- Develop plans to temporarily lift paywalls or develop alternative methods of authentication to allow access to subscribed content if traditional campus authentication mechanisms (VPNs, proxy servers) are overloaded under the increased traffic.
- Lift campus-only restrictions, so that teaching activities can continue online and remotely, despite University closures.
We encourage publishers to work together with consortia and libraries for the benefit of all communities. Library consortia are uniquely positioned to be the most effective and efficient means to preserve the customer base for publishers and create solutions that provide the greatest good for the greatest number.
It is in the best interest of both publishers and consortia to seek creative solutions that allows critical access to publisher content for the research and public health communities.
In combination, we suggest these approaches as a way to advance the conversations among libraries, consortia, and publishers, who all hope to provide as much information as possible to the users who need it. We believe our recommendations provide a solid foundation for the information community, including the publishers of scholarly information, to go forward together in these difficult times.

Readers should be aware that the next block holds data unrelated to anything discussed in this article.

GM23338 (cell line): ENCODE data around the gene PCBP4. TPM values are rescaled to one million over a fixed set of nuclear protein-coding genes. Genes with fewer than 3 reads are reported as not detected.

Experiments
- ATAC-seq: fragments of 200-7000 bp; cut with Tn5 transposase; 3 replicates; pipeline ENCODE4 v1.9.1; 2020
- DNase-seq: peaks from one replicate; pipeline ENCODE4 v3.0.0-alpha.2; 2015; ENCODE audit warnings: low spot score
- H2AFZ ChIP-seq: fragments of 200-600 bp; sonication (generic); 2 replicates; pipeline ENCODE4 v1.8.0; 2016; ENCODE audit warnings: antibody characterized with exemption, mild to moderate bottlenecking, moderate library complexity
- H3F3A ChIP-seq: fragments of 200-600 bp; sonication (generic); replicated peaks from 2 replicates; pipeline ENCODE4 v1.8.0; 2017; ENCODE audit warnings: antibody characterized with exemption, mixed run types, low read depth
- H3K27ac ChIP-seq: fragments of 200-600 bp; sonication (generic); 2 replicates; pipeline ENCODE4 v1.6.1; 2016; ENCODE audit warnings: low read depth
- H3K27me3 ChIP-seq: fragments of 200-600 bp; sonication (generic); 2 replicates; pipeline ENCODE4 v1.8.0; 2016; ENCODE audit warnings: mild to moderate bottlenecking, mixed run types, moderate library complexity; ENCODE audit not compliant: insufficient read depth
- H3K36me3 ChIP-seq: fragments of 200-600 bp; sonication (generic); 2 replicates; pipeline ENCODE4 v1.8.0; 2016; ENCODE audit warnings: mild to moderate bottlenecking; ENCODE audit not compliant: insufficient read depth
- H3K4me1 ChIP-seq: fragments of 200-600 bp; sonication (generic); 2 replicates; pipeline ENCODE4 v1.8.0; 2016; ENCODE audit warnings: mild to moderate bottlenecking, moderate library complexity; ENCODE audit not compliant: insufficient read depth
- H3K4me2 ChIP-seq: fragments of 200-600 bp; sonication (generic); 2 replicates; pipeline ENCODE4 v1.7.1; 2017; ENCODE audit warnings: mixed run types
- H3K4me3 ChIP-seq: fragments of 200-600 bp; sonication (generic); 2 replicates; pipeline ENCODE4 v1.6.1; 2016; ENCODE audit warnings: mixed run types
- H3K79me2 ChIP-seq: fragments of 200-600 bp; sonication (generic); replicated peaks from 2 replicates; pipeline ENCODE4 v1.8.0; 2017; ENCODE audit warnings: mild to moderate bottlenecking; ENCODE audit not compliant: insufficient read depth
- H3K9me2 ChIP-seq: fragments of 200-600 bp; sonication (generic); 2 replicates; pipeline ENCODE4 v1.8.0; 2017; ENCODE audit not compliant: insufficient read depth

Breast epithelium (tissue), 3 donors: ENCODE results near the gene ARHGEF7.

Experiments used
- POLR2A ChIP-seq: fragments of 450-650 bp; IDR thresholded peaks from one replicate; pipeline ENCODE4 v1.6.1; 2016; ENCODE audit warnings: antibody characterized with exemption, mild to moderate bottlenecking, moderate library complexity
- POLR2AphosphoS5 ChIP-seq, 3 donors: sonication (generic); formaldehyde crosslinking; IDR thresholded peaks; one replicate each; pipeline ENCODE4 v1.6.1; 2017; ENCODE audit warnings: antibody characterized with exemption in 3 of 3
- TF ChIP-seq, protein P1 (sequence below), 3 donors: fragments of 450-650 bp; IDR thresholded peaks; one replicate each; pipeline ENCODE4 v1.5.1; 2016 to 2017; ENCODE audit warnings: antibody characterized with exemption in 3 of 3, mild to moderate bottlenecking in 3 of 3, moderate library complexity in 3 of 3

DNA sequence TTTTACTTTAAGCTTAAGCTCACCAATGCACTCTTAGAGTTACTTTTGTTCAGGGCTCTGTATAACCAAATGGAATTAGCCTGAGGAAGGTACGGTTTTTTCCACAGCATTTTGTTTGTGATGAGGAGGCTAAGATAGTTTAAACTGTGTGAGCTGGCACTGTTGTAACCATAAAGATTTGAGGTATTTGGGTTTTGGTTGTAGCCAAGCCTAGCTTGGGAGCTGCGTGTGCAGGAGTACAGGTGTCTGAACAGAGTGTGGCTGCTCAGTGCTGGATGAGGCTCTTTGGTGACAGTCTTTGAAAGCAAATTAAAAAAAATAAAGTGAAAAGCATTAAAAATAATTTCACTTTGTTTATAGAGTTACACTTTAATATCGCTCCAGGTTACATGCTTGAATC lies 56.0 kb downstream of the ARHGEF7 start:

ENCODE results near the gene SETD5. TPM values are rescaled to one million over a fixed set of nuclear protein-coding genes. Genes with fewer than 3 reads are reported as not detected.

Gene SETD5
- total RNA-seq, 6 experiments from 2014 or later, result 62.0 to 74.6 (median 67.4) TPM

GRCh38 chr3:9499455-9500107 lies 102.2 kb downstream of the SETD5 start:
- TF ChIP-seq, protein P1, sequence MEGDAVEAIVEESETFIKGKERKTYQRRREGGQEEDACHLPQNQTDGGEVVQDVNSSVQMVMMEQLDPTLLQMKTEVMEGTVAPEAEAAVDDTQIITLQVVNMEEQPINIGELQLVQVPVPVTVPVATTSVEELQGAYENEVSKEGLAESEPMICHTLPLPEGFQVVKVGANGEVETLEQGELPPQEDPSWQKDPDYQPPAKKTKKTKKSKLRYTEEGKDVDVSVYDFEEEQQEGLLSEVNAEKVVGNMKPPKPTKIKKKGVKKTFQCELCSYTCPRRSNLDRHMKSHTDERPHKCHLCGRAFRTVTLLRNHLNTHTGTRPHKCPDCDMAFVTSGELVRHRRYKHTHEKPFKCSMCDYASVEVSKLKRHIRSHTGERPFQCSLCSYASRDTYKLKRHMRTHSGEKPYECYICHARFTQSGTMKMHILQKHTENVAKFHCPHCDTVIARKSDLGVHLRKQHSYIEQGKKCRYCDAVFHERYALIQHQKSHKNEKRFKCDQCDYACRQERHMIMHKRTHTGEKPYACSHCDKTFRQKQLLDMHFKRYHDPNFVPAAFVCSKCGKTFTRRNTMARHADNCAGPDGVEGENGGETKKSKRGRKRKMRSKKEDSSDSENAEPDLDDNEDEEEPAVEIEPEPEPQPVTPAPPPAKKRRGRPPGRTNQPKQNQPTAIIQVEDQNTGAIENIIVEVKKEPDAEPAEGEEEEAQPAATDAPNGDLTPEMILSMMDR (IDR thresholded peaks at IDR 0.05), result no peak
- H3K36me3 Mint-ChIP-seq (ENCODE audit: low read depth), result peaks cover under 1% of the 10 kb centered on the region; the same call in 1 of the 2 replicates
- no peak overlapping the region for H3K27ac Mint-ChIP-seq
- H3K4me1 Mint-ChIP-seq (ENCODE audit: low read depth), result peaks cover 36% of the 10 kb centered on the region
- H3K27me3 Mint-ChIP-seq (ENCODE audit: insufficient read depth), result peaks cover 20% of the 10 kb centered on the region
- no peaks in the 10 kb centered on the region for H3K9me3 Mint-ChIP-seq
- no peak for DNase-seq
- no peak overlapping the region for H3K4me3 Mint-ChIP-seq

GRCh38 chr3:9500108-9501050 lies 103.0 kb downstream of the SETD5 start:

We want to express appreciation to the information services community for steps they are taking to address the global crisis.
ICOLC Coordinating Committee Members:
- Rick Burke, Chair (2018-2021), Statewide California Electronic Library Consortium | SCELC | USA
- Anita Cocchia (2019-2022), British Columbia Electronic Library Network | BC ELN | Canada
- Teri Gallaway (2018-2021), The Louisiana Library Network | LOUIS | USA
- Lucy Harrison (2019-2022), GeorgiA LIbrary LEarning Online | GALILEO | USA
- George Machovec (2017-2020), Colorado Alliance of Research Libraries | Colorado Alliance | USA
- Sandrine Malotaux (2018-2020), Consortium unifié des établissements universitaires et de recherche pour l’accès aux publications numériques | Couperin | France
- Patrick Peiffer (2020-2022), Consortium Luxembourg | Luxembourg
- Pim Slot (2020-2022), SURFmarket | UKB | The Netherlands
- Glenn Truran, South African National Library and Information Consortium | SANLiC | South Africa
- Celeste Feather, ex officio for administration, LYRASIS | USA
The International Coalition of Library Consortia (ICOLC) is an informal, self-organized group currently comprising approximately 200 library consortia in North and South America, Europe, Australia, Asia, and Africa. The member consortia serve all types and sizes of libraries. ICOLC has been in existence since 1996.
ICOLC supports participating consortia by facilitating discussion on issues of common interest. Twice per year ICOLC conducts meetings dedicated to keeping participating consortia informed about new electronic information resources, pricing practices of electronic information providers and vendors, and other issues of importance to directors, governing boards, and libraries of consortia. From time to time ICOLC also issues statements regarding topics which affect libraries and library consortia.
More information about ICOLC can be found at http://www.icolc.net.